Getting older… and younger at church

Yes, churchgoers are ageing overall, but where young adults can be found, they give a confident and positive report of their church experience.

When it comes to an ageing church, there is more to the story. Yes, churchgoers are ageing overall, but where young adults can be found, they give a confident and positive report of their experience.

In 1966 a landmark study called 'Religion in Australia' concluded that a person’s age made little difference to whether or not they went to church. In 2022, five decades after the massive social and cultural changes of the 1960s and 1970s, this is no longer the case.

Younger people are missing from Australian churches, and the churchgoing population is ageing. Before 1966, if a young adult moved away from church involvement they would return once they had their own children. But the 'Baby Boom' generation that filled the Sunday Schools in the 1950s left church life in the following decades and mostly didn’t come back.

So where are we now?

Since 1991 the general Australian population has aged, with those aged over 70 years old rising from 10% to 15%. In the same period, the percentage over church attenders over 70 has increased from 16% in 1991 to 36% in 2021.

Catholic and Mainstream Protestant attenders have the oldest age profile, in contrast with Pentecostal churches, which have the youngest age profile.

The reality is that it is no longer just the young adults who are missing from church life.   All age groups under 60 years are less represented across churches.  The evidence is that each subsequent generation is even less connected to an experience of church life. 

However, among the young adults who do attend church, there is a more positive picture. Aged 15 to 30 years, they fall into the Gen Z and Gen Y (or Millennials) cohorts. We learn from the Australian Community Survey that 3 in ten young adults say they attend church at least once a month.

2021 NCLS results show that nearly half of all young adults joined their church in the past five years.  Some moved from other churches, but nearly one in ten (9%) young adults are newcomers without a church background (vs 5% of overall church attenders).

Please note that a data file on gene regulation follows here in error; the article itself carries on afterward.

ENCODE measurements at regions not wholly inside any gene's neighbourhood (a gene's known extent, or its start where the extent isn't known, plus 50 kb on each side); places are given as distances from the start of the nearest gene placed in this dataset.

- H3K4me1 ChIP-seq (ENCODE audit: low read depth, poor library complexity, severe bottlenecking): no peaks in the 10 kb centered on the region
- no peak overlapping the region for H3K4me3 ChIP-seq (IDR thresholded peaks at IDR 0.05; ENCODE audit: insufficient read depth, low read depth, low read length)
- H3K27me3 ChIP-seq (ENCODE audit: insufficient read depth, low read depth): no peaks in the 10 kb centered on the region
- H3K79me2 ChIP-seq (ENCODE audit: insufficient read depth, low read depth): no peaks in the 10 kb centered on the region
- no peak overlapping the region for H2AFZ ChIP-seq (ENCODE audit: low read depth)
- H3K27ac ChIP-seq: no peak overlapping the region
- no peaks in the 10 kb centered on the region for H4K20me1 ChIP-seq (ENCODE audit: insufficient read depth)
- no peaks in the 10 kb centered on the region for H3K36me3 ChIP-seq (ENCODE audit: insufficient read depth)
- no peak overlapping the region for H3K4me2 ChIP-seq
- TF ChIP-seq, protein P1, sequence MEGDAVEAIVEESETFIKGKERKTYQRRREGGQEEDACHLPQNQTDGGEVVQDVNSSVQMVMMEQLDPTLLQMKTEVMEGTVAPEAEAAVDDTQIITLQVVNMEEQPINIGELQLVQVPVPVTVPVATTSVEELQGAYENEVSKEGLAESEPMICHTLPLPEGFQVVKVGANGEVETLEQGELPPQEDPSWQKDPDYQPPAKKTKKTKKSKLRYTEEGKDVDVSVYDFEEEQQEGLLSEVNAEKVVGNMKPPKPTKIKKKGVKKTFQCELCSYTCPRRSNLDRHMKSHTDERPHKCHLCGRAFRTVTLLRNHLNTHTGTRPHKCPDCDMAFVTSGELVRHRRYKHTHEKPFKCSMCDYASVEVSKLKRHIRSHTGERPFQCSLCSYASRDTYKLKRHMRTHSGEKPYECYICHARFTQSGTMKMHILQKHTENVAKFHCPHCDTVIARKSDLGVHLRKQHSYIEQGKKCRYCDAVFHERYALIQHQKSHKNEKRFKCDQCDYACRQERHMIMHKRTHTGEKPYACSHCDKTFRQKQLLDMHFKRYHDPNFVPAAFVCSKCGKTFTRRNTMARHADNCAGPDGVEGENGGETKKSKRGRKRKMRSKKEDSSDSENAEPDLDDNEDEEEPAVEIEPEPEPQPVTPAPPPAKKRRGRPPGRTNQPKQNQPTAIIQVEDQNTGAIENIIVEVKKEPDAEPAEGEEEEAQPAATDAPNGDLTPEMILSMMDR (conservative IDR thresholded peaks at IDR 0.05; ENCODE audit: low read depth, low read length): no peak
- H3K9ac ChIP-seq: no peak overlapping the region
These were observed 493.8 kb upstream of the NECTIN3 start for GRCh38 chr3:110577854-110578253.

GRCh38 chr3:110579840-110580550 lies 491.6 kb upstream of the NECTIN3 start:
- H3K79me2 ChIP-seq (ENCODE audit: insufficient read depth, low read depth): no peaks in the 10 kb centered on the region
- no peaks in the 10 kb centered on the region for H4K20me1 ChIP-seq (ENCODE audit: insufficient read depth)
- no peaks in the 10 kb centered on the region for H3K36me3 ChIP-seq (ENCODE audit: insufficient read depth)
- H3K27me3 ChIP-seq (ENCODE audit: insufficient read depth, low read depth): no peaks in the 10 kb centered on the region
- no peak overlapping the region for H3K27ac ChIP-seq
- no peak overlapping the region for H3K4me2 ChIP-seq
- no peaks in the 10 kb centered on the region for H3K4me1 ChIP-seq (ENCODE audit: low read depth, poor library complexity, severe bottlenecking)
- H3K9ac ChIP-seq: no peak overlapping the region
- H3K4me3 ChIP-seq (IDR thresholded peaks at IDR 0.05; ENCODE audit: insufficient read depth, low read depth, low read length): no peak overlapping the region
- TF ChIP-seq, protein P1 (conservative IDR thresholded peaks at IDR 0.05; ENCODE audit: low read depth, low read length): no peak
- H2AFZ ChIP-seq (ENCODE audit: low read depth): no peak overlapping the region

Young people tend to cluster, with the result that while many churches have no young people, some churches have clusters of young people together.

Young adults in the 2021 NCLS Survey are most likely of any church attender age group to report that:

  • They have experienced much growth in faith
  • Fully confident that their local church can achieve what it has set out to do
  • They would support the development of new initiatives at their church

In terms of leadership development, compared to other age groups, they are more likely to say:

  • Their gifts and skills are encouraged to a great extent by the leadership of their church
  • They have leadership or ministry roles at their local church (59% vs 53%)
  • They want to be more involved (29% vs 21% overall).

The gap between church and community remains substantial and has increased over time, presenting very significant challenges, locally and across denominations. However, the young adults surveyed in the 2021 NCLS Survey give some encouragement. Those who took part in the NCLS are very happy with their experience of church. In many ways they are the most positive and satisfied. They are empowered, equipped and enabled to be fully part of their faith communities.  

References: Mol, H. (1971). Religion in Australia: A sociological investigation. Melbourne: Thomas Nelson (Australia).


Watch this brief video presentation on the age of Australian churchgoers, from the webinar "Who's in the Pews?".

Data Sources:

2021 National Church Life Survey by NCLS Research and 2021 Census of Population and Housing by the Australian Bureau of Statistics.

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